12. aiabx says

    Don’t be dissing Newfie jokes, they’re an important part of our cultural heritage. Failing to repeat them is an act of cultural imperialism.

    Jimmy was a bit of an idiot who had no skills after the fisheries closed, so the mayor took pity on him and gave him a job polishing the brass cannon on the steps of the town hall. Every morning for 20 years, rain, shine, snow or sleet, Jimmy polished that cannon until it shone.
    After 20 years, Jimmy went to the mayor and announced that he was quitting.
    “What are you going to do with yourself?” asked the mayor.
    “I’ve saved up enough to buy a cannon and I’m going into business for myself”.

    (with a shout-out to Uncle Dick and Aunt Susan in Marystown!)

  13. Richard Harris, FCD says


    According to the 2001 Canadian census,[1] the largest ethnic group in Newfoundland and Labrador is English (39.4%), followed by Irish (19.7%), Scottish (6.0%), French (5.5%), and First Nations (3.2%). While half of all respondents also identified their ethnicity as “Canadian,” 38% report their ethnicity as “Newfoundlander” in a 2003 StatsCan Ethnic Diversity Survey.

    I used to think it was a 50% Irish population, but you only have to look at the CBC Newfoundland newsletter a few times to see that most of the people’s names are English derived – although some of these could be Irish anyway.


    The North Dorset accent is much harsher than the South Dorset, although the female version isn’t so variable. This accent seems to extend up to Bristol with a related quality to it, (rather like the way some American & Canadian accents are related). I think that I can hear North Dorset in the Newfie accent, more so than Irish. But I’m no expert, & I’ve not heard a Newfie in years.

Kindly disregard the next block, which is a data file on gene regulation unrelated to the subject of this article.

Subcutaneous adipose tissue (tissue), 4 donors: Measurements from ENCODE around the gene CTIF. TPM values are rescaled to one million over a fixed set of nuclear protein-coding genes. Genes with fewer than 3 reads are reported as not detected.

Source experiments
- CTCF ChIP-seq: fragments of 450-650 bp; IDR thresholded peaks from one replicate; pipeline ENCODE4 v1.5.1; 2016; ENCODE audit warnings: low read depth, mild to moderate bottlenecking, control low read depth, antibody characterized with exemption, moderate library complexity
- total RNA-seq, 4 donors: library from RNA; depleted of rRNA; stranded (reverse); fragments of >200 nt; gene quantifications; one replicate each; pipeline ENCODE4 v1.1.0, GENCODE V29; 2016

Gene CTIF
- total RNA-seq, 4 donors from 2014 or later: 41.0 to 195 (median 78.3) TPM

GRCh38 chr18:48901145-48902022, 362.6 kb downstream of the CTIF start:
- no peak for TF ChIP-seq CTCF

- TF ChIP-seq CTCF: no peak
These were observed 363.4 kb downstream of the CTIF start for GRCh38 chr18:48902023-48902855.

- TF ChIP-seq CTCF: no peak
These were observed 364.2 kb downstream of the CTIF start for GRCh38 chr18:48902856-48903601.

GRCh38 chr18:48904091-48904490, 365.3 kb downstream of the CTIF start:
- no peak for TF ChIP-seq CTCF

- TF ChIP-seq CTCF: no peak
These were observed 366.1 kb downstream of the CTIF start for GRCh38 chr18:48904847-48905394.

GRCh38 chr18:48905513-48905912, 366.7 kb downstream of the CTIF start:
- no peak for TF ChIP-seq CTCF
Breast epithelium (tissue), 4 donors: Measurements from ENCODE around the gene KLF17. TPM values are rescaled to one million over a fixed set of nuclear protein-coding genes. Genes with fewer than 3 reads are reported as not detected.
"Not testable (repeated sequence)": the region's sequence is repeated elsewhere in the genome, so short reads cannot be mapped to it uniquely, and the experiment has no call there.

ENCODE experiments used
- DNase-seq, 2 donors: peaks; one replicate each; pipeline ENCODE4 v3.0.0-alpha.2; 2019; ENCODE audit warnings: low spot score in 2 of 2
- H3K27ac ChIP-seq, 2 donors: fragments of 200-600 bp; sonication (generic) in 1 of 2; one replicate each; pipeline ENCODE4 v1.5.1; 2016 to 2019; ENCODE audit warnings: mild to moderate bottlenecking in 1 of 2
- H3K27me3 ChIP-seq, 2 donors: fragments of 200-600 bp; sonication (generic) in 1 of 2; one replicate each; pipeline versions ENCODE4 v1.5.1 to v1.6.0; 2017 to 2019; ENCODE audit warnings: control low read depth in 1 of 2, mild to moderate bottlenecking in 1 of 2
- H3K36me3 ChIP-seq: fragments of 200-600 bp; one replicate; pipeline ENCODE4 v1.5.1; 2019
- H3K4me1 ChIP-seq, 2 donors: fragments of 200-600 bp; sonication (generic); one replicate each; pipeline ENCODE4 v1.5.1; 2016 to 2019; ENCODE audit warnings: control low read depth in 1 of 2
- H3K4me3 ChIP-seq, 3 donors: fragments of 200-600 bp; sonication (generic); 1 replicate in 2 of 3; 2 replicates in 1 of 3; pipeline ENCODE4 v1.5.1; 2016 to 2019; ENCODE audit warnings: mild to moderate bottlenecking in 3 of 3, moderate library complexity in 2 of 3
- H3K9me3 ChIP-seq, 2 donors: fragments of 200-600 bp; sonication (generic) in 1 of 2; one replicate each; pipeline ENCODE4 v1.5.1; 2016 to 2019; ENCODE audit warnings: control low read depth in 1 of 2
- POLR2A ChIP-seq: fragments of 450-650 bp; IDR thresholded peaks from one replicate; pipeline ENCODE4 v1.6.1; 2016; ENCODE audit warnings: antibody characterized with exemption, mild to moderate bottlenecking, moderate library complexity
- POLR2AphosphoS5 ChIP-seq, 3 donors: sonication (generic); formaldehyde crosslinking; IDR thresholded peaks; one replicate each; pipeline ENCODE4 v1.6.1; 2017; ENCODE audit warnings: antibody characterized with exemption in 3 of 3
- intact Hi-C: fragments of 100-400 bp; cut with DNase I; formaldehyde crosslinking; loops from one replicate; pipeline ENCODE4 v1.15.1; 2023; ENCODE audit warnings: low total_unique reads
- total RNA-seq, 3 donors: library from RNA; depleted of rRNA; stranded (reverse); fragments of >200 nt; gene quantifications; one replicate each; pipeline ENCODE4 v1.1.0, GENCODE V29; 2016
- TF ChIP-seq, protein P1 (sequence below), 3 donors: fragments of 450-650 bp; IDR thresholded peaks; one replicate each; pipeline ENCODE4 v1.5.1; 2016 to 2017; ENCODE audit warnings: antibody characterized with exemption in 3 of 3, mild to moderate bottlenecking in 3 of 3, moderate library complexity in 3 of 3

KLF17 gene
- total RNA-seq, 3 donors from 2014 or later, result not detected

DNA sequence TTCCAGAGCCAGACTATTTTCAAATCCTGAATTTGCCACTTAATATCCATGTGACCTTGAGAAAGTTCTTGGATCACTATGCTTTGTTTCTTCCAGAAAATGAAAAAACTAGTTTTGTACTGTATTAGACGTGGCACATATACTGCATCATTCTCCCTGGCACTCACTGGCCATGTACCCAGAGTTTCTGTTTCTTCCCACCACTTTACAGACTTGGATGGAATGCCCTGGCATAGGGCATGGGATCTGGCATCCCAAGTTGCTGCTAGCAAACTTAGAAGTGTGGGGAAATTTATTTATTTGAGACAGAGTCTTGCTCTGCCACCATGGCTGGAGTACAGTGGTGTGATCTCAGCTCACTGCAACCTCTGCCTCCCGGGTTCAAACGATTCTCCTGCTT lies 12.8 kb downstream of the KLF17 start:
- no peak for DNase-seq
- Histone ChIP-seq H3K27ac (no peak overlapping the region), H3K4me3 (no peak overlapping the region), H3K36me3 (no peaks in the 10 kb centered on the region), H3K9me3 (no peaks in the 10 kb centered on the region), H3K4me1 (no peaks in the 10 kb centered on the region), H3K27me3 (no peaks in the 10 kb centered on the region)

14. Richard Harris, FCD says

    Regarding vulgar place names, Dorset seems to have more than its fair share.

    We’ve got Shitterton, (which was changed to Sitterton when the Queen visited the area, but it’s being changed back). There’s the Piddle river, & villages called Piddlehinton, etc. Some of these names have been changed to Puddle. Somewhat less vulgar, Tincleton is close by. And so is the Cerne Abbas giant!

  15. Jonathan says

    Thanks for posting that link, PZ! I’m from St. John’s myself, and I used to dive with Randy Batten when I was an undergraduate at Memorial University. If you hadn’t posted this article, I’d have never known that he was a curator now!

    Oh, and thanks for those Newfie jokes! I hadn’t heard those before, and they’re great :)

    P.S. Dildo is also near “Backside Pond Provincial Park” and not TOO far a drive from “Come by chance” :)

  16. says

    For years Batten says he’s heard tourists asking for the giant squid, and even had a couple track it down through a number of scientists and plan their vacation to Newfoundland based on the squid.

    PZ, was this you?

  17. Mena says

    Maybe the tradition can be changed to drinking screech and then kissing a giant squid if PZ ever visits.
    Hmm, frat-fishermen drinking screech-maybe that’s how some of these places got names. ;^)
    Oh, and as far as making fun of Toronto, I do love it there but I have always found it a bit too American for my tastes. I’d rather be somewhere out west, sorry, although visiting the Newfies sounds like it would be just as much fun.

  18. Mike from Ottawa says

    When I was a kid my Mom was a nurse at a Canadian Forces hospital. Many of the orderlies were Newfies and she’d come home with Newfie jokes they’d told her. The one I remember was ‘What does it say on the bottom of Coke bottles in Newfoundland? “Open other end.” ‘

    Piratically inclined Pharyngulites might enjoy Newfoundland band Great Big Sea. Great music to get drunk to.